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Confused by RR and the AVRT

Old 04-05-2014, 02:56 PM
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Originally Posted by Greenwood618 View Post
I have no interest in any of the other topics raised in response to my original post, and I am sure no one else does either.
Sometimes it helps to share our experiences. So lets hear what you got.
Have you any advice for the OP, Greenwood? Anything that worked for you?
Or maybe Greenwood has something that works better than HALT and it just seems silly to them. If so do share.
Folks do seem to have an interest in your experiences with RR, but I will admit that there is a significant possibility that they might just be trying to be polite and welcoming to our new member.

This is one person's experience with AVRT and might be useful for folks who are curious about RR. AVRT Explained.

So Sam, I don't think I demonized the beast which I also called The Parasite. That metaphor might be more useful to you than The Beast as a way to describe the addictive drive for a drink.

Instead, I recognized and separated, and the act of making that Big Plan serves to cement the separation between self and addictive urge. Finally I came to accept the fact that my parasite will wave and ask for a beer every once in a while. No struggle, just acceptance. I don't fear the AV any more - it's powerless after all.
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Old 04-05-2014, 03:03 PM
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Thanks Greenwood I really appreciate the direct answer to my questions.
In light of what I read on the website and your answer it is clear to me what RR is now.
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Old 04-05-2014, 04:20 PM
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I am very pleased you found it helpful and wish you a lifetime of prosperous abstinence. It is only one Big Plan away.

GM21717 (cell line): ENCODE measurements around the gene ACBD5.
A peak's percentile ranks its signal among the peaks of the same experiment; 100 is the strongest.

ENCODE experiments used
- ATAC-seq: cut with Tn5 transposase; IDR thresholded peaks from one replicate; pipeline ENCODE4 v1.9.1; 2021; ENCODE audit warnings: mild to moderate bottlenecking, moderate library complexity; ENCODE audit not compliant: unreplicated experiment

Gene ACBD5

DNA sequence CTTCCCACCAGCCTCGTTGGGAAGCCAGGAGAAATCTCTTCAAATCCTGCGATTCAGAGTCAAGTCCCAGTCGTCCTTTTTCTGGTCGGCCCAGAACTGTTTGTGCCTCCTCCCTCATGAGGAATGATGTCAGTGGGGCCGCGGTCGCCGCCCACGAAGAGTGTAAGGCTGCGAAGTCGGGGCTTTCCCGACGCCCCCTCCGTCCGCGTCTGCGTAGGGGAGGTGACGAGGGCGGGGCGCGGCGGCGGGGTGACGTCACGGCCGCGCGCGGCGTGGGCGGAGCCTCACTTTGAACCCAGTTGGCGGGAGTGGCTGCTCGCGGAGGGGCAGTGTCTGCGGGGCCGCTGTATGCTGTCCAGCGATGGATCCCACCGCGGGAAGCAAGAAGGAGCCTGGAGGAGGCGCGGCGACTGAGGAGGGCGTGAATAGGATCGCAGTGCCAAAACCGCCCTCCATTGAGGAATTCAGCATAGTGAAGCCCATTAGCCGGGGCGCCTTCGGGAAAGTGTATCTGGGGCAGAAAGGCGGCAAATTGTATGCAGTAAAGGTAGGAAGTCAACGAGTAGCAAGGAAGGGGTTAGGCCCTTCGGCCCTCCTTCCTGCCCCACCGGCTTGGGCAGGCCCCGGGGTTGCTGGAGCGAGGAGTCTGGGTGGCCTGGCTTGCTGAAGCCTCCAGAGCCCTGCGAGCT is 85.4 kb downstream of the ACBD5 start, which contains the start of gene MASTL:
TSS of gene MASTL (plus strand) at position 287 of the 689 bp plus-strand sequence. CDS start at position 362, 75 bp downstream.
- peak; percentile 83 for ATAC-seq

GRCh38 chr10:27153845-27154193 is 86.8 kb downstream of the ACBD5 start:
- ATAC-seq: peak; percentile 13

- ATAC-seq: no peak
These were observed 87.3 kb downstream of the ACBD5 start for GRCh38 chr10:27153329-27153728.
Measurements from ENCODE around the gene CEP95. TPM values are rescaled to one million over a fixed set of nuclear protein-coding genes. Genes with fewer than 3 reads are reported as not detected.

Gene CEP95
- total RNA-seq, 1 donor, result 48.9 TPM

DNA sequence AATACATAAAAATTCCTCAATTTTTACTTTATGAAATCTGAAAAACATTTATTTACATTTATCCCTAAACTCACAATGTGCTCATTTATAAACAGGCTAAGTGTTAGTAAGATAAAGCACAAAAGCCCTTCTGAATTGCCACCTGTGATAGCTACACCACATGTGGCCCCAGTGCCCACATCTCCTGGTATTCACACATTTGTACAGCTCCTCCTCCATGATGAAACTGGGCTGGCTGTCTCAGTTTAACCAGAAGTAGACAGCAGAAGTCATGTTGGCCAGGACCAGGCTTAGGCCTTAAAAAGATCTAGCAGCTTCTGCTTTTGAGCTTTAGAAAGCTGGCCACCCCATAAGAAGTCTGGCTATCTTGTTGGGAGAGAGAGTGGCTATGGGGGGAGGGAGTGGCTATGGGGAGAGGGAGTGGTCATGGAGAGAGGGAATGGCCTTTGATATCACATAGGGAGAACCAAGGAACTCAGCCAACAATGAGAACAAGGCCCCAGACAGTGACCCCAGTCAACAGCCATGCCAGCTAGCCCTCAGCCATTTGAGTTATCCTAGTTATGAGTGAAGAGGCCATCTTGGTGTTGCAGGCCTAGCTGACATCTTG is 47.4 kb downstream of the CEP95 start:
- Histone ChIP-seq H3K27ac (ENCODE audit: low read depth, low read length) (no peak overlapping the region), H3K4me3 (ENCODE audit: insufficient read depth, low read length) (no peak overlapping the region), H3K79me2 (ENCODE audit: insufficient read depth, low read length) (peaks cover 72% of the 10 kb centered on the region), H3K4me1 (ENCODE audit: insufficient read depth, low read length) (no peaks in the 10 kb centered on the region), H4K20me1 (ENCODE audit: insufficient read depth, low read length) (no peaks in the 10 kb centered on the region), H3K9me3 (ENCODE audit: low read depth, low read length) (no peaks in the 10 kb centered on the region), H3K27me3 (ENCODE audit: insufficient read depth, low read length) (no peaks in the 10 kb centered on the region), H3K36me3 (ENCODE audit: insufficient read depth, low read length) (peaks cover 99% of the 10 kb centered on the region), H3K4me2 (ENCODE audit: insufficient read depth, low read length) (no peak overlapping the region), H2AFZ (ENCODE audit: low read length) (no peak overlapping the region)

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Old 04-05-2014, 07:21 PM
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Thanks everyone for sharing your posts. My never mind was after I looked up cbt as I was asking. This kind of thing is up my alley. I read step 1 in the 12&12 book tonight. I just cannot in any way agree to this at all. Tha aa steps that is.
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Old 04-06-2014, 01:35 PM
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I think critical thinking and healthy skepticism are good things samseb. I could not agree more that discovering what is real has made life rich and interesting. My take on your questions follow.

#1 As stated previously, there’s not a lot of science behind Rational Recovery. It’s a method, and a very useful one for many people, but it’s not based on empirical knowledge, at least as far as I can tell. As a matter of fact, neurological studies have shown that emotion is critical for good decision making (see the work by the neuroscientist Antonio Damasio).

#2 I find it more useful to accept the parts of myself that I don’t like and seek to change them, rather than to split them off and deny they are part of my “self”.

#3 Whether you call it beast, parasite or anything else, and whether you view it as a part of your'self' or not, I think it’s important to recognize and to take steps to counteract the influence, in whatever way works for you.
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Old 04-07-2014, 12:37 AM
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I certainly appreciate your curiosity. I guess I've never felt the need to "pop the hood" and take a look at the engine of RR or AVRT. It's enough for me that when I hop in and turn the key it starts and works for me. Going on 17 months or so it has worked, so far so good.